Innovation in Built Environment Sustainability

Climate Week NYC offers an unparalleled opportunity (second only to the Cleantech Forum!) to exchange observations with the world’s climate leaders on where trends are emerging and priorities should lie. This year, Cleantech Group had the honor of speaking to a group of stakeholders at JPMorgan Chase & Co. about opportunities in built environment sustainability.

While often thought of in the silo of buildings decarbonization, the theme of technology for built environment sustainability cuts across all industry groups. The growing importance of this theme is being reflected in venture and growth investments in real time (Figure 1). While building management technologies have long underpinned the bulk of built environment investments, hard- and deep-tech innovation in HVAC assets, green steel, and green cement are now increasing, and investments in the built environment comprise a greater percentage of overall cleantech investments than ever before.

Figure 1: Venture & Growth Investments in Built Environment (2018 – Q3 2023)

This enthusiasm is not a fluke – there are multiple imperatives in the built environment that must be accounted for if net-zero is to be achieved and non-carbon environmental impacts avoided in the coming decades. The moving target of built environment sustainability requires solving for 3 categories of challenges (Figure 2):

Figure 2: Built Environment Sustainability Challenges

20% Net-Zero by 2030

While there is much enthusiasm around technologies that can optimize sophisticated buildings, including frictionless SaaS offerings to optimize building management systems (BMS), solutions need to be deployed to the 40% of floor space that was built before 1980. Put another way – we need to make dumb buildings smart.

“Drop-in” HVAC Efficiency       

Solutions that can be installed into buildings with little-to-no retrofitting are one of the lowest-hanging fruits to decarbonize today’s building stock. Some examples include:

  • Flair Vents: Programmable and automatable smart vents that allow for room-by-room control or to throttle air flow in different “zones” of rooms, potential for up to 30% energy savings.
  • Easy-install heat pumps, requiring no retrofitting, offering the benefits of heat pumps (lower electricity usage, no refrigerants) at only the cost of the device (see Gradient).

HVAC Priority Asset Optimization          

Distinct from broader trends of generalist building management systems, technologies are emerging that specialize in making traditionally “dumb” heating and cooling devices smart – bringing otherwise manually-controlled devices into the digitalization fold.

  • Runwise: Wireless sensors and IoT system to bring traditionally manual devices into automation schemes, including specialized applications for boilers.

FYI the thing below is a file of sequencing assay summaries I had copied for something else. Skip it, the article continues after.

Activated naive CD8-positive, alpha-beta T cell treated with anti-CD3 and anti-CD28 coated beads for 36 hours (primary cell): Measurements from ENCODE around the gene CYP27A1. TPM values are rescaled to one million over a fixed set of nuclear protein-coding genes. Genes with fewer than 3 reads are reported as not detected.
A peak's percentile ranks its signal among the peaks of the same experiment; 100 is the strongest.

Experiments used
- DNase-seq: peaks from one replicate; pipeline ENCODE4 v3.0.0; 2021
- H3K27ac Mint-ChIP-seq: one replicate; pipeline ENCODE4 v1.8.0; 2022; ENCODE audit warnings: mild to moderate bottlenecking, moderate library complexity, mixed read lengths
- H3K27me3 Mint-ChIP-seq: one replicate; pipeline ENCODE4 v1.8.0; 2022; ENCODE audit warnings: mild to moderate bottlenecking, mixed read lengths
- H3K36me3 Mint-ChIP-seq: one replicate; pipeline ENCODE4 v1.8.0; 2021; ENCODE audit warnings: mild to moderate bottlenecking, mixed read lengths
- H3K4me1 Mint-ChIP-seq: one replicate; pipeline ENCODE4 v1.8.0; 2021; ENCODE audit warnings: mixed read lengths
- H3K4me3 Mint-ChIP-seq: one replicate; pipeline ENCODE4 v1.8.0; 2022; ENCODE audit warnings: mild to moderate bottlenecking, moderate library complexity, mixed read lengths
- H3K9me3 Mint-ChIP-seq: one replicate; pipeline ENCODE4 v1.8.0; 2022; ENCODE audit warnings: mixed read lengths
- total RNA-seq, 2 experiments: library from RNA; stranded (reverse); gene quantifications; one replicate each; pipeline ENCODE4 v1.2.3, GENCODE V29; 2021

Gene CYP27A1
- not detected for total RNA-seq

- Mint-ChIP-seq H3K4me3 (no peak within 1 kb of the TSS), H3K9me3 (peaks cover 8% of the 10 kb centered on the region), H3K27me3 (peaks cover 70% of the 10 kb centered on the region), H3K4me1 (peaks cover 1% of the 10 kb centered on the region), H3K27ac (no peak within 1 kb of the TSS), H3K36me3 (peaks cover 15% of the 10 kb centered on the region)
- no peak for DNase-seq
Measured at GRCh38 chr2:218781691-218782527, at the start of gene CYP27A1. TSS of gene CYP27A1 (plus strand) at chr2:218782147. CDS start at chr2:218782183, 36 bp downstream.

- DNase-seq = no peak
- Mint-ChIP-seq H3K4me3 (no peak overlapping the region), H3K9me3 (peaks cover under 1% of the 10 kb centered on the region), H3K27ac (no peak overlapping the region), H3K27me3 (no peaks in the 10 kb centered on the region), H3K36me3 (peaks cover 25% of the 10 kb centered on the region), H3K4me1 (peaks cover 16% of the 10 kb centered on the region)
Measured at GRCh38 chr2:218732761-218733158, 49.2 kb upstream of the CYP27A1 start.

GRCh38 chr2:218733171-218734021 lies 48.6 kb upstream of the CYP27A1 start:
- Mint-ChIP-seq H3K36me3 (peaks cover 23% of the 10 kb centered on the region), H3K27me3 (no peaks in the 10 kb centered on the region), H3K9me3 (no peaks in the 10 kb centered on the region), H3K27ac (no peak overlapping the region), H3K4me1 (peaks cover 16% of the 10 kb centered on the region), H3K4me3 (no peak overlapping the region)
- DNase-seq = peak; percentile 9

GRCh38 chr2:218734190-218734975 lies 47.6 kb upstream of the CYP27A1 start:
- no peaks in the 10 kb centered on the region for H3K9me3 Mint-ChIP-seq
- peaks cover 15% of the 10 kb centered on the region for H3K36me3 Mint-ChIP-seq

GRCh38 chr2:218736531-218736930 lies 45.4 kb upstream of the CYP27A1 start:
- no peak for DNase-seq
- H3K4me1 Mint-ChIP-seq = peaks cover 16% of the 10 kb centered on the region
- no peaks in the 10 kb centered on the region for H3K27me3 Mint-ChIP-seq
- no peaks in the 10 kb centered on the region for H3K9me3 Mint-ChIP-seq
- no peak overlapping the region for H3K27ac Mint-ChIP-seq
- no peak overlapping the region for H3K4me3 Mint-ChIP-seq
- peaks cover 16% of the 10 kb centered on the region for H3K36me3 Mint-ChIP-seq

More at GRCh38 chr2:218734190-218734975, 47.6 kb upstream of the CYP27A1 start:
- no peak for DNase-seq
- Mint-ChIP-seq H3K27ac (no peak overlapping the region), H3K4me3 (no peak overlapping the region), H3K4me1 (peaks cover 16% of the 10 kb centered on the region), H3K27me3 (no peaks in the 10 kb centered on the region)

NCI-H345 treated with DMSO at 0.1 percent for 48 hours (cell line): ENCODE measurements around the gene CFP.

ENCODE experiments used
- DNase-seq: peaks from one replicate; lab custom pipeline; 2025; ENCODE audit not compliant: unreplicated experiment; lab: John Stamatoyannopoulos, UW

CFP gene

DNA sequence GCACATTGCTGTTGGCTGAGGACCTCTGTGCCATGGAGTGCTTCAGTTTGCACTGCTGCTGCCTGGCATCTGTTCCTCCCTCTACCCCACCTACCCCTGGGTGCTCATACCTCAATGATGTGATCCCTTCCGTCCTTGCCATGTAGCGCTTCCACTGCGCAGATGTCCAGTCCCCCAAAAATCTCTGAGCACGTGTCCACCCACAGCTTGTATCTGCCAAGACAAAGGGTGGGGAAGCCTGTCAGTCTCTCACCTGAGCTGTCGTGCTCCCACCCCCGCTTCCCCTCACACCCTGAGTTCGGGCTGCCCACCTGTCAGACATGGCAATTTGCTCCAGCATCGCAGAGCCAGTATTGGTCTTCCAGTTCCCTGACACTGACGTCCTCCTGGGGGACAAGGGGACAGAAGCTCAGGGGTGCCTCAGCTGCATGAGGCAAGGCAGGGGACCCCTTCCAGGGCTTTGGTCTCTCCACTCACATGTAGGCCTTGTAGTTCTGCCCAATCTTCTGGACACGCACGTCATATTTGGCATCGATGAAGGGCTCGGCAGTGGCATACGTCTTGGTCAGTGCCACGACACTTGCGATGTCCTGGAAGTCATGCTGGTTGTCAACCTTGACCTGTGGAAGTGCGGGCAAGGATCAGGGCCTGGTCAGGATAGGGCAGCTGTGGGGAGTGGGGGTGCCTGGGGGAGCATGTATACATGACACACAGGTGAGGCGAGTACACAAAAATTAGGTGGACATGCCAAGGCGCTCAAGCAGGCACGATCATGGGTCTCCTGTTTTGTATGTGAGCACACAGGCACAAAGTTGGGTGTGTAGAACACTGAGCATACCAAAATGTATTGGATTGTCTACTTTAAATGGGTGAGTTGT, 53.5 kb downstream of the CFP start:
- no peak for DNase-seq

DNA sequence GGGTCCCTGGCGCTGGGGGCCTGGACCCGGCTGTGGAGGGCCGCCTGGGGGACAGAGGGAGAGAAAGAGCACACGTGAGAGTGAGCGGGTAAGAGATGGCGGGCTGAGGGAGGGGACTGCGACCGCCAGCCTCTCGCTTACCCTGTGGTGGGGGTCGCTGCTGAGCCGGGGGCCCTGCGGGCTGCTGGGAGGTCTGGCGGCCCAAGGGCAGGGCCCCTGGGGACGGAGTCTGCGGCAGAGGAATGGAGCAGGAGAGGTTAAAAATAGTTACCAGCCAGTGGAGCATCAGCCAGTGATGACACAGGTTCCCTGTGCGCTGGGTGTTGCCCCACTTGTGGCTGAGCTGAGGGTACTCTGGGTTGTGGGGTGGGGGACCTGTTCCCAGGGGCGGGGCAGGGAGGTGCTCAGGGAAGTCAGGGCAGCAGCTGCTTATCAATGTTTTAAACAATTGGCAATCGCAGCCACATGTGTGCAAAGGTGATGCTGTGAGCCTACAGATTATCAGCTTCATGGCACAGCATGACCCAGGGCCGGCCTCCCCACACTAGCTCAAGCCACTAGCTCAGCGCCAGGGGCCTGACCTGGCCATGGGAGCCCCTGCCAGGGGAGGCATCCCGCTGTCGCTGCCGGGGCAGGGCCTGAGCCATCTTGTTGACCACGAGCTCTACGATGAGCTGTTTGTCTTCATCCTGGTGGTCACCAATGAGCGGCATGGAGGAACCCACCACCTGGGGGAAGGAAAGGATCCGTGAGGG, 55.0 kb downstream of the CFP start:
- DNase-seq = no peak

• Ecosync: Intelligent radiator valve actuators for easy, no-wiring installation. Brings radiators into building management schemes and avoids overuse / wasted use, especially effective in large buildings (e.g., hotels – solution includes a room booking system integration) with many radiators to manage at once.

Reinventing the Core    

Despite the improving availability of drop-in solutions, large buildings especially will require deeper retrofits to existing equipment to hollow out energy use and operating costs. Innovators are now taking aim at the most energy-intensive components of HVAC systems and swapping them out for more efficient technologies.

Perhaps the most obvious example in recent years has been that of Turntide Technologies, who has reinvented the electric motors that HVAC systems rely on to move air through rooftop units and air handling units. Managed by Turntide’s smart controllers, the company’s motors use precise pulses of power, versus consistent currents, to run at optimal speeds with minimal energy usage. Furthermore, Turntide has engineered rare earth metals out of the devices, offering more predictable supply chain stability long term.         

As heat pumps become more ubiquitous in buildings around the world, technologies aimed at improving efficiency and avoiding use of toxic fluids are beginning to take shape. Thermoacousic compression, involving use of acoustic waves to compress or expand a gas, typically helium, can generate heating and cooling effects without refrigerants. Emerging innovators such as Equium and Blue Heart have developed thermoacoustic compressors that can be integrated into OEM devices modularly or can be directly retrofitted into heat pumps already in operation.

Tack-on Materials Solutions      

Discussions of materials within the context of buildings sustainability tends to evoke images of walls being knocked down and drop-ceilings ripped out, however, promising new technologies are promising to bump building efficiency up a significant step, without need for deep retrofits.     

Phase change materials – materials that are engineered to a specific melt / freeze point – allow a unique opportunity to trap and release heat efficiently, tailored to specific comfort temperatures and as a result, requiring fewer fluctuations in indoor temperatures. Phase Change Solutions has innovated a unique phase change paneling solution that can be installed externally onto a wall, bringing the benefits of phase change materials to room interiors in a few hours versus over the course of a lengthy retrofit.

Albotherm, a UK-based innovator in glass coatings, is making today’s windows smart without replacing them. Albotherm’s nano-engineered window coatings are “tuned” to a specific lightening and darkening temperature in order to absorb or reject heat.

Up Next: Building for Two Billion More

Want to continue the conversation? Join our Built Environment Executive Summit in partnership with JP Morgan at the 2024 Cleantech Forum North America this January in San Diego.e

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